People who have difficulty reading and writing are to be issued with 'literacy cards' which they can present in dealings such as a bank transaction. Shouldn't these be called 'illiteracy' cards?
Well, no, because the aim is to remove the stigma. The trouble is when stigmas are removed problems grow. The obvious example I would use is the stigma of illegitimacy. We banned the term in the 60s. Fair enough. It is no fault of the child if its parents weren't married. But I don't need to tell you what the results of de-stigmatising unmarried or even unpartnered procreation have been. On balance, not that hot.
Stigmas can serve useful purposes. They steer people away from undesirable outcomes. They also help avoid clamours for government to legislate or ban every damned thing. Removing the stigma associated with not being able to read and write may seem like a caring and compassionate thing to aim for but will it really serve the individuals best interests?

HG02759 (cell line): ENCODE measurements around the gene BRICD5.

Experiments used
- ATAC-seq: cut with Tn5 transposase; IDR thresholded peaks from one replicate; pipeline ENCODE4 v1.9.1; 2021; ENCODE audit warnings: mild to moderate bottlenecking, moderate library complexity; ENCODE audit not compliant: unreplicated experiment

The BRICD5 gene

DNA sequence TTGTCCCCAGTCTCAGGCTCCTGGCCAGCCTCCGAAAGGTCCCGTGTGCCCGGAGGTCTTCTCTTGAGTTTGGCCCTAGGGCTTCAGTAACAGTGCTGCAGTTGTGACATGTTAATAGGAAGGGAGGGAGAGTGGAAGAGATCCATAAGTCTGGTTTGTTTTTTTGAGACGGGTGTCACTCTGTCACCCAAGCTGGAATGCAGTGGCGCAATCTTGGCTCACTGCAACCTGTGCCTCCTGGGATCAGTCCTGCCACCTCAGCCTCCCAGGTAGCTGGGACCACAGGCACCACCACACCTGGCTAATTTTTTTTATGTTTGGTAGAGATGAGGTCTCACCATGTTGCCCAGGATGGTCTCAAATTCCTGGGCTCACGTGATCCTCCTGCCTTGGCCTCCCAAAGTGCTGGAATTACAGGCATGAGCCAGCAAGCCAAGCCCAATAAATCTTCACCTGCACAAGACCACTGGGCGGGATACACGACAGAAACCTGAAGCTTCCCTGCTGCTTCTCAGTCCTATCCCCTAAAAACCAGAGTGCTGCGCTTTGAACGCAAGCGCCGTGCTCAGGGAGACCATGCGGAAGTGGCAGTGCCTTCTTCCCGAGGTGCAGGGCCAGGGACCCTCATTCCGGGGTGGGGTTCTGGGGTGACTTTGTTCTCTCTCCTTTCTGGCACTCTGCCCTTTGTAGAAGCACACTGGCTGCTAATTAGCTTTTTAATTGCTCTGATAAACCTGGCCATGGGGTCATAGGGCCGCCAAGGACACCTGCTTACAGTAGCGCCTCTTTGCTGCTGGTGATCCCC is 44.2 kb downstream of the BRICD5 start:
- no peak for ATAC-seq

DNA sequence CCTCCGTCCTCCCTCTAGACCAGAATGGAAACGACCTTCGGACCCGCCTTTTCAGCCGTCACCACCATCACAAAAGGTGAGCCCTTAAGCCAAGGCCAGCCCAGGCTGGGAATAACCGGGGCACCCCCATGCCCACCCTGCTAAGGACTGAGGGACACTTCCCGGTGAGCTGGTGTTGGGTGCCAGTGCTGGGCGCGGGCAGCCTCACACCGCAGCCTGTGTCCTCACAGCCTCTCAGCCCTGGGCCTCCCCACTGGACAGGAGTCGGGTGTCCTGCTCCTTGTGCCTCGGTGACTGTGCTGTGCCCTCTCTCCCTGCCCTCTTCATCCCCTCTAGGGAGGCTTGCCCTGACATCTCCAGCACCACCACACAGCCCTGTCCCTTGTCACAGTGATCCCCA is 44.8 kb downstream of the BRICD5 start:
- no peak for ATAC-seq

It looks like an acceptance of the failure of the education system. People arrive at primary school without knowing the alphabet but we say that's ok. They'll catch up. Then secondary school unable to spell but they'll catch up. Then at WINZ, where we put them through catch up courses. Then...still can't read and write....that's ok...here, have a card. It's not your fault. You are just differently-abled.
Some people have particular difficulties eg dyslexia but I wouldn't mind betting that a good many have failed to learn because they come from families that put no value on education. They have multiple problems.
I can see the merits in practice for the person being presented with the card ie the bank teller but in the larger scheme of things, regretfully, I think this is more bottom of the cliff stuff. Managing problems rather than trying to resolve them.
May 23 in history
3 hours ago